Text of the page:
Blur reunion on the cards!

It doesn’t feel like they’ve been away for long enough for a proper reunion. But when you think about it, the last album Blur recorded with Graham Coxon was released almost nine years ago! This should make every Britpop fan feel really, really old.

The rumours have been going for a while. Just last year I had heard that all of the members of Blur were suing each other. Now it seems confirmed that they are all — including Coxon — going into the recording studio very soon.

The fact that Graham Coxon is back is the real news though. He was pretty central to Blur. You could tell that just by listening to the sans-Coxon Blur album, Think Tank, which felt really empty and half-arsed. After a lacklustre album, it wasn’t a surprise to see Blur fizzle out.

Meanwhile, Graham Coxon’s solo career sky-rocketed. And who could blame Damon Albarn for not being too bothered given the success (and, let’s face it, damn good music) of Gorillaz. (The less said about Alex James’s WigWam, the better. At best the song sounds like an awful re-hash of ‘Girls and Boys’. And worst it sounds like the consequences of too many drugs.)

Think Tank and the death of Blur was a disappointment because their previous album, 13, is for my money one of the best albums of the 1990s. I still feel that the was completely overlooked by the media and the public, who at the time were too busy still fawning over OK Computer to notice anything else.

Listening to some of the older Blur material, it is easy to see why everyone got so excited about the whole Britpop thing. Blur wrote so many of the great pop songs of the 1990s. You can see this by looking at the tracklisting to their Best of album — more notable for the omissions than the inclusions (where were ‘Popscene’, ‘Chemical World’, ‘Stereotypes’…?).

To celebrate the news of the reunion, it is time for a Blur with Graham Coxon Nostalgic YouTube Extravaganza! (This means a bunch of videos that I will post and will stop working within a week as they get pulled off.)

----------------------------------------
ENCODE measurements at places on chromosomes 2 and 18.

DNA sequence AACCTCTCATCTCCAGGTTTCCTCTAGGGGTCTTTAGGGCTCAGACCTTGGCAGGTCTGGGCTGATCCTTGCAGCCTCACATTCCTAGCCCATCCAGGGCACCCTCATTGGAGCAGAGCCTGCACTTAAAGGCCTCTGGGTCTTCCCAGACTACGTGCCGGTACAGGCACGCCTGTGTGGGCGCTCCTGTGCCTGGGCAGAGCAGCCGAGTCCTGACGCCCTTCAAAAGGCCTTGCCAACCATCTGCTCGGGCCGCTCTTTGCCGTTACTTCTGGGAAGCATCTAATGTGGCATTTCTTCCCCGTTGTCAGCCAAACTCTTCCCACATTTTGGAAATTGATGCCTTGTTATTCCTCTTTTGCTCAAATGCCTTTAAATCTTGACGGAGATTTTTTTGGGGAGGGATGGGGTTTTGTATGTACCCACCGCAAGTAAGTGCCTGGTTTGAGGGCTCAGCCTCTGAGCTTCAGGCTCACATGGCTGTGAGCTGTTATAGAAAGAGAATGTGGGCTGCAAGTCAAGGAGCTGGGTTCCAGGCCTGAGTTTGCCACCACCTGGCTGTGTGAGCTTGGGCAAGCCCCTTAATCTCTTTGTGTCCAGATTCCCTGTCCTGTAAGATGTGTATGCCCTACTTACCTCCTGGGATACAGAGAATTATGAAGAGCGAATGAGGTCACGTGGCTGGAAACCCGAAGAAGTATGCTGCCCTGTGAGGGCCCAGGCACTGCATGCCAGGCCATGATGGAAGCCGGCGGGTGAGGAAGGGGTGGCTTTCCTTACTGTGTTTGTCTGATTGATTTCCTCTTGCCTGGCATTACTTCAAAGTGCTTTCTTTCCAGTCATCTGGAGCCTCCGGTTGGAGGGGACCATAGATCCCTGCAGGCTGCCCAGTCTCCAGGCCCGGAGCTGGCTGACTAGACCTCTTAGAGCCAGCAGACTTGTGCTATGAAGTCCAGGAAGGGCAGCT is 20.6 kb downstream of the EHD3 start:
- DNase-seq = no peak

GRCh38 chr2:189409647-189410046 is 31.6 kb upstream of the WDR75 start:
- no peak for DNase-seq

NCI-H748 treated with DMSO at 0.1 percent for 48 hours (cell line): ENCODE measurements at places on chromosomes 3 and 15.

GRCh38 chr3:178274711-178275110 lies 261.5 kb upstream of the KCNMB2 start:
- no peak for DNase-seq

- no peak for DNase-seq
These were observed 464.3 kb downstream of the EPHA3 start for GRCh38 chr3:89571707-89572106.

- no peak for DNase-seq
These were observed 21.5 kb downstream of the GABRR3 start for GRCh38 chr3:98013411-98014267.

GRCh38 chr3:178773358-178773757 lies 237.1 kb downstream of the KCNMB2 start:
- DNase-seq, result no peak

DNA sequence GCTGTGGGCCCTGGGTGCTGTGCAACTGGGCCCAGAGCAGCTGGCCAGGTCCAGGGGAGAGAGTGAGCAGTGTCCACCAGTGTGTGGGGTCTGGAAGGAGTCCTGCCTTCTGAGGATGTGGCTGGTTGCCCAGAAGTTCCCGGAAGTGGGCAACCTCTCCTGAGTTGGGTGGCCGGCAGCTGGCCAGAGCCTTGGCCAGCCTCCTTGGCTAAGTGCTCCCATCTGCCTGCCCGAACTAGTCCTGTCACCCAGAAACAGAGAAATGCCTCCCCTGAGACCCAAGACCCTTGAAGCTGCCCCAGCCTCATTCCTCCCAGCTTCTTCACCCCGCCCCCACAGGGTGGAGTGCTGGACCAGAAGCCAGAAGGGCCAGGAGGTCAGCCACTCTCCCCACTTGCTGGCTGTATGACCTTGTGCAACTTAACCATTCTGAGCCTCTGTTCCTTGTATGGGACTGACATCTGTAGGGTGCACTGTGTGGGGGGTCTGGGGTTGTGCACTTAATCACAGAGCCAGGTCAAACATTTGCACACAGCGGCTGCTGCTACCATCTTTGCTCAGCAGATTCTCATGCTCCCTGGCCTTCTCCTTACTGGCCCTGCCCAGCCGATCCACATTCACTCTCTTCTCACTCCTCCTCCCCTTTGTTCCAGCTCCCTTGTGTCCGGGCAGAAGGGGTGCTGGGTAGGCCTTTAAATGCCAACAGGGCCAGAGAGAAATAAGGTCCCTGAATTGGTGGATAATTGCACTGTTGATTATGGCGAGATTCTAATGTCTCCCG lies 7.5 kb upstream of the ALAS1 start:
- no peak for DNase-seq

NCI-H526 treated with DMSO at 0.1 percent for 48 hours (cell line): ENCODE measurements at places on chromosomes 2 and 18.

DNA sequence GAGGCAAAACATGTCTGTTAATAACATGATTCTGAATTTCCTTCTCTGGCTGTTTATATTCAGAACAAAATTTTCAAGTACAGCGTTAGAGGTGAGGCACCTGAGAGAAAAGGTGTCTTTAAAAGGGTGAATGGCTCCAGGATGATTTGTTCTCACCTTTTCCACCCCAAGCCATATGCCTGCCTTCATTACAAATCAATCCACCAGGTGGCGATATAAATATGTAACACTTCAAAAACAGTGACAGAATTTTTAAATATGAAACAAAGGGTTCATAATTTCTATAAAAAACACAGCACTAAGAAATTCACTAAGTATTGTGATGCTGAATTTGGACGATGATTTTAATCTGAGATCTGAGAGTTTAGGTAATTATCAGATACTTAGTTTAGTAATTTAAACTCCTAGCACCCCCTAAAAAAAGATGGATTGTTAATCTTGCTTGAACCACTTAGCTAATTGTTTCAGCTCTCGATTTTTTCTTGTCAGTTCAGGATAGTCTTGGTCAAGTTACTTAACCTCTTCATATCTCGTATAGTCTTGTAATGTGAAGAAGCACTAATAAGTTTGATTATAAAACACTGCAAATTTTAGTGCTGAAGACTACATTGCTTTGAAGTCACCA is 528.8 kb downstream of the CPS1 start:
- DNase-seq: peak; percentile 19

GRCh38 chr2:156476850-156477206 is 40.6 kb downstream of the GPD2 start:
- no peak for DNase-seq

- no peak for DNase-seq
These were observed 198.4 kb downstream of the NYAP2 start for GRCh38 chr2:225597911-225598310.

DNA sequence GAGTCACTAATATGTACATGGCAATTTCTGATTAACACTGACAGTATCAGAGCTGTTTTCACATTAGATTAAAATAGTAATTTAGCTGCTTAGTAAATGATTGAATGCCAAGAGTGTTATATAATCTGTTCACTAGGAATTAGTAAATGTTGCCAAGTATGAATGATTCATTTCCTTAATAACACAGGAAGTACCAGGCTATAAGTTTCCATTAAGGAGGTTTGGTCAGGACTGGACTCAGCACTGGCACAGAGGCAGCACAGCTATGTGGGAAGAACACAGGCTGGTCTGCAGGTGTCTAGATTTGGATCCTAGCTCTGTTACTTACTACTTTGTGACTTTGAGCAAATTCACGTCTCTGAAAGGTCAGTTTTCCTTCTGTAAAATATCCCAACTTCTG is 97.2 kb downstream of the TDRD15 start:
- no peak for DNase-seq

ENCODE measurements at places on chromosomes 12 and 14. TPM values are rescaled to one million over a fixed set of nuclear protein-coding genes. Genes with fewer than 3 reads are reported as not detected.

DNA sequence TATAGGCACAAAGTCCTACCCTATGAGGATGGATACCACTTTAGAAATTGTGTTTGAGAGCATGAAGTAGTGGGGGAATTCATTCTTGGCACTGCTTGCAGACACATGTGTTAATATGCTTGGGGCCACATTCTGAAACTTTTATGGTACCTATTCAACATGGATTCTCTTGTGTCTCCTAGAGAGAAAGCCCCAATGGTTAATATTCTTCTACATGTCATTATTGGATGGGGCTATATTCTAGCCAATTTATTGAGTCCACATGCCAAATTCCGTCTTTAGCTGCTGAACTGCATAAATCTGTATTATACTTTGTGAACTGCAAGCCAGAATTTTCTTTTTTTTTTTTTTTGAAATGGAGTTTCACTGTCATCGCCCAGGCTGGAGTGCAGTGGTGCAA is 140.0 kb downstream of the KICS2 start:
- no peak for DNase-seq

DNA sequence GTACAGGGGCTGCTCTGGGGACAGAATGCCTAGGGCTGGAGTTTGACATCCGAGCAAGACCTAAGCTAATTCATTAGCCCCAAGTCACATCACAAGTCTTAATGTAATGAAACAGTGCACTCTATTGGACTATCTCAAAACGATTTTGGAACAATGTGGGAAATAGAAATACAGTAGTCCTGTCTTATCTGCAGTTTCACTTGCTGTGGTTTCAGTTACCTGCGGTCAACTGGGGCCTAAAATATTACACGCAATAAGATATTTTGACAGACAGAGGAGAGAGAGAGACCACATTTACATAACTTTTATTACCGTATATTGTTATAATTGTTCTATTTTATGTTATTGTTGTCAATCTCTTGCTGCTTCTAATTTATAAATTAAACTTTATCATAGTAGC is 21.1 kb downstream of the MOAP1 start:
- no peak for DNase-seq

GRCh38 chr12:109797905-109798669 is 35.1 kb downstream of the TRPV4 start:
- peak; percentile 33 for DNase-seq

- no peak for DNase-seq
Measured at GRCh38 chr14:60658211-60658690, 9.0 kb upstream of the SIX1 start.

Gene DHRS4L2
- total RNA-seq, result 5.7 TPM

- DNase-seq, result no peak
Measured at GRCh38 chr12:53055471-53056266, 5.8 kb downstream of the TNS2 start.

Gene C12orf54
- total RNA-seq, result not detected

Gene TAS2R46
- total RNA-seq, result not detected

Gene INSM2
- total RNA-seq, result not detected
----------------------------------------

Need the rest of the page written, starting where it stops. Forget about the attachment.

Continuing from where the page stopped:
Coffee and TV

The height of Graham Coxon’s powers as part of Blur.

Click “Click for more” for more.

Popscene

Charmless Man

The Universal

Trimm Trabb (live)

A live performance of what is perhaps my favourite Blur song.

Rock Profile

From when Matt Lucas and David Walliams were still funny.

3 comments

  1. At the time I wasn’t hugely into either Blur or Oasis – I have a habit of just not liking popular things, the more popular they become, the less I seem to like them! – but after a while they grew on me.

    Obviously as Oasis continued on, they are more in the public arena and I have caught up with their back catalogue but I am yet to fully appreciate Blur from the same period.

    Song 2 was the hit which really brought them to my attention, the other singles went over my head a bit. I never disliked them as such, they just didn’t really capture me and make me want to go out and buy the album.

    Why is every group which ever created a record and then split-up, now reforming? I suppose there are some which have done so successfully, like Take That, but for every one of them there is bound to be a dozen who end up losing money rather than earning more.

    No doubt that is the main attraction for the likes of Led Zeppelin, The Sex Pistols etc – why else would they bother?!

  2. It has to be said though Craig that BLur aren’t really re-forming, they didn’t really split up in the first place. Had an album not been made after Coxon was booted out I would have said that they had split up, however I think they just went on an indefinite hiatus while Albarn did other things. Also it was going to take a while for Blur and Coxon to settle their differences.

    I think the quality of Coxon’s solo work really does show exactly how integral he was to the success of Blur. Particularly his earlier, lo-fi albums which had a range of sounds. I’m certainly looking forward to what Blur can do with Coxon in the band again. Hopefully it goes well anyway.